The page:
Carbon Dioxide Passes Symbolic Mark. For the first time in human history, atmospheric Carbon Dioxide emissions have exceeded 400 ppm. A National Oceanic and Atmospheric Administration (NOAA) facility in Hawaii recently registered a carbon dioxide concentration 400.03 ppm which is believed to be the highest concentration in some three to five million years. Scientists say that periods with high CO2 concentrations are also strongly correlated with warmer climates, while certain environmentalists groups say that 350 ppm is the highest safe level of CO2 acceptable in order to avoid catastrophic climate consequences.
May 22, 2013
Prepare or Go Under: Rutgers University Report Warns Without Investments, Shore Homes Will Still Be Storm Targets. According to a new report from Rutgers University focusing on Ocean County's economic risks from climate change, many shore communities are likely to face similar economic consequences left behind by Hurricane Sandy in the future if improvements are not made to residential and public infrastructure. Although the costs may seem high for improvements like elevating homes, improving drainage systems and wave barriers, and restoring wetlands to act as storm buffers, the long term costs of not taking such actions are potentially much higher. The report was written by a team of Rutgers researchers led by economic geographer and CECI affiliate Robin Leichenko.
May 23, 2013
Can New Jersey Insure Against the Next Sandy? One of the many creative ideas raised at the recent climate change conference held at Rutgers University, was the prospect of the state of New Jersey, as well as its various municipalities, taking out disaster-specific insurance policies to help guard against the future costs of climate change. Doing so has the potential to defray the costs of sea level rise and extreme weather events similar to Hurricane Sandy, especially for areas along the shore. Innovative insurance policies were just one of many topics covered at the conference, “Climate Change in New Jersey: Leading Practices and Policy Priorities,” as its primary aim was to bring officials and experts together from various fields in order to facilitate the cross-pollination of ideas, according to Associate Director of CECI Marjorie Kaplan.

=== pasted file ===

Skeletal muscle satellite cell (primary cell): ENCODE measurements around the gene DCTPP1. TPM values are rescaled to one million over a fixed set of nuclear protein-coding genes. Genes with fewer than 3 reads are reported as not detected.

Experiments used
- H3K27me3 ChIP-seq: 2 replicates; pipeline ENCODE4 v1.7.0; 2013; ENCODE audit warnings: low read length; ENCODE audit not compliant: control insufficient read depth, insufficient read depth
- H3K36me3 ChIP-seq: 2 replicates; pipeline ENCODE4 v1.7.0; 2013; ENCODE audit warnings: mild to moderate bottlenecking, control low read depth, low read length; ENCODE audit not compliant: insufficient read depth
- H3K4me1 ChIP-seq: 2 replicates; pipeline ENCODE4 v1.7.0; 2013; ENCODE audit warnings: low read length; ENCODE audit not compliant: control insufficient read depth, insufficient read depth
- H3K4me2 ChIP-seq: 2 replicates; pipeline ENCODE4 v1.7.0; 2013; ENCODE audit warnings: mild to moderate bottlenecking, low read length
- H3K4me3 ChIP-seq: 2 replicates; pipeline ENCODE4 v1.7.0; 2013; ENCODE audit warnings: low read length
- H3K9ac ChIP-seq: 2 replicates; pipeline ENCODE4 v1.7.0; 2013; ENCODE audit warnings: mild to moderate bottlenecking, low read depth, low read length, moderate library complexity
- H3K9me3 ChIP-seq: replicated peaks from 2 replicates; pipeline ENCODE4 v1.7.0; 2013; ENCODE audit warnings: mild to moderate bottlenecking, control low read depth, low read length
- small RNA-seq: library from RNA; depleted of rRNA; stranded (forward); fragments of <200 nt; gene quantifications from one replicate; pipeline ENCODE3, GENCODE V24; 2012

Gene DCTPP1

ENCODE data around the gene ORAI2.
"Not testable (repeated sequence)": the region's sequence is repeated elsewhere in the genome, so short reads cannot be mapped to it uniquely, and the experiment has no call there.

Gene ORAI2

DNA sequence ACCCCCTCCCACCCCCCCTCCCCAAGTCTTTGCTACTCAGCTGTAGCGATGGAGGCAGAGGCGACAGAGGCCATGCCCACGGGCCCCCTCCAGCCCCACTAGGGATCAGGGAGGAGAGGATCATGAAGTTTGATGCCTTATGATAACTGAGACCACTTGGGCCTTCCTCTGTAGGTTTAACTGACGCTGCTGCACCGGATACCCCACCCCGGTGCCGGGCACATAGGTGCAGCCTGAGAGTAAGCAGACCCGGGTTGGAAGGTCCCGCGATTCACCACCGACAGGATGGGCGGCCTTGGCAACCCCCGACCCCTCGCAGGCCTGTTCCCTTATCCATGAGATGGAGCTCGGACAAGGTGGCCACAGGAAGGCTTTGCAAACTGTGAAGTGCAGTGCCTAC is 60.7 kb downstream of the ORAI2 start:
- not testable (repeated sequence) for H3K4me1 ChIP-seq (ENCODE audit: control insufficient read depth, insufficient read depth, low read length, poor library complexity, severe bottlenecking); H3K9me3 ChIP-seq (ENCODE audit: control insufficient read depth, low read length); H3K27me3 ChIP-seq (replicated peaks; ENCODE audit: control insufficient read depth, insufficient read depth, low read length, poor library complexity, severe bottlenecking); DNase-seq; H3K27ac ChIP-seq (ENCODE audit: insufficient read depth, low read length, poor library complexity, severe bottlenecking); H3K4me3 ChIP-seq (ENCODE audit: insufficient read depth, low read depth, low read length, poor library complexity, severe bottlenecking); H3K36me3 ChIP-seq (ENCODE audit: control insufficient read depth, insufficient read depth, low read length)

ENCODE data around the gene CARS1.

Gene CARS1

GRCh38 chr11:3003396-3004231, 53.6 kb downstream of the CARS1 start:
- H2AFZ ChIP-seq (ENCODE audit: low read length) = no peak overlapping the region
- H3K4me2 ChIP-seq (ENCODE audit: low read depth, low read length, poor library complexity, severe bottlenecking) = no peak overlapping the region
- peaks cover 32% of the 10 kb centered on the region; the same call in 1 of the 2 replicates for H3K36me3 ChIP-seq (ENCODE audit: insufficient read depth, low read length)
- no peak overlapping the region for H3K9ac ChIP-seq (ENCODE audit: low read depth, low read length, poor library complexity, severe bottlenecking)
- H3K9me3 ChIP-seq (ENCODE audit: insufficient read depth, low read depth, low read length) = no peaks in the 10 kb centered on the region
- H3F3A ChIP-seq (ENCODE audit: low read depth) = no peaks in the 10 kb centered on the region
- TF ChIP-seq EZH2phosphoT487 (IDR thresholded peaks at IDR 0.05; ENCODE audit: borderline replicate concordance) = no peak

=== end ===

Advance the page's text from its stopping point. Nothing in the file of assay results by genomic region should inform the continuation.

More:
May 23, 2013
Nearly 75 Percent of N.J. Residents Concerned About Climate Change, but Few Want to Pay for Needed Changes. According to a new poll released by the Bloustein School of Planning and Public Policy during the recent climate change conference held at Rutgers University, nearly three quarters of New Jerseyans are now concerned about how climate change may affect the state and believe that government should take steps to fortify infrastructure against extreme weather. Despite this, there is very little public support for raising money to pay for such policy initiatives. The survey also showed that Hurricane Sandy was major reason for the high level of public concern. The poll was released at the “Climate Change in New Jersey: Leading Practices and Policy Priorities” conference which was organized by the New Jersey Climate Adaptation Alliance. The conference hosted a variety of speakers, including Rutgers Climatologist and Director of CECI Anthony Broccoli, who described changes to New Jersey’s climate over the past 100 years, including an increase in average temperatures of two degrees Celsius, which has accelerated in recent decades.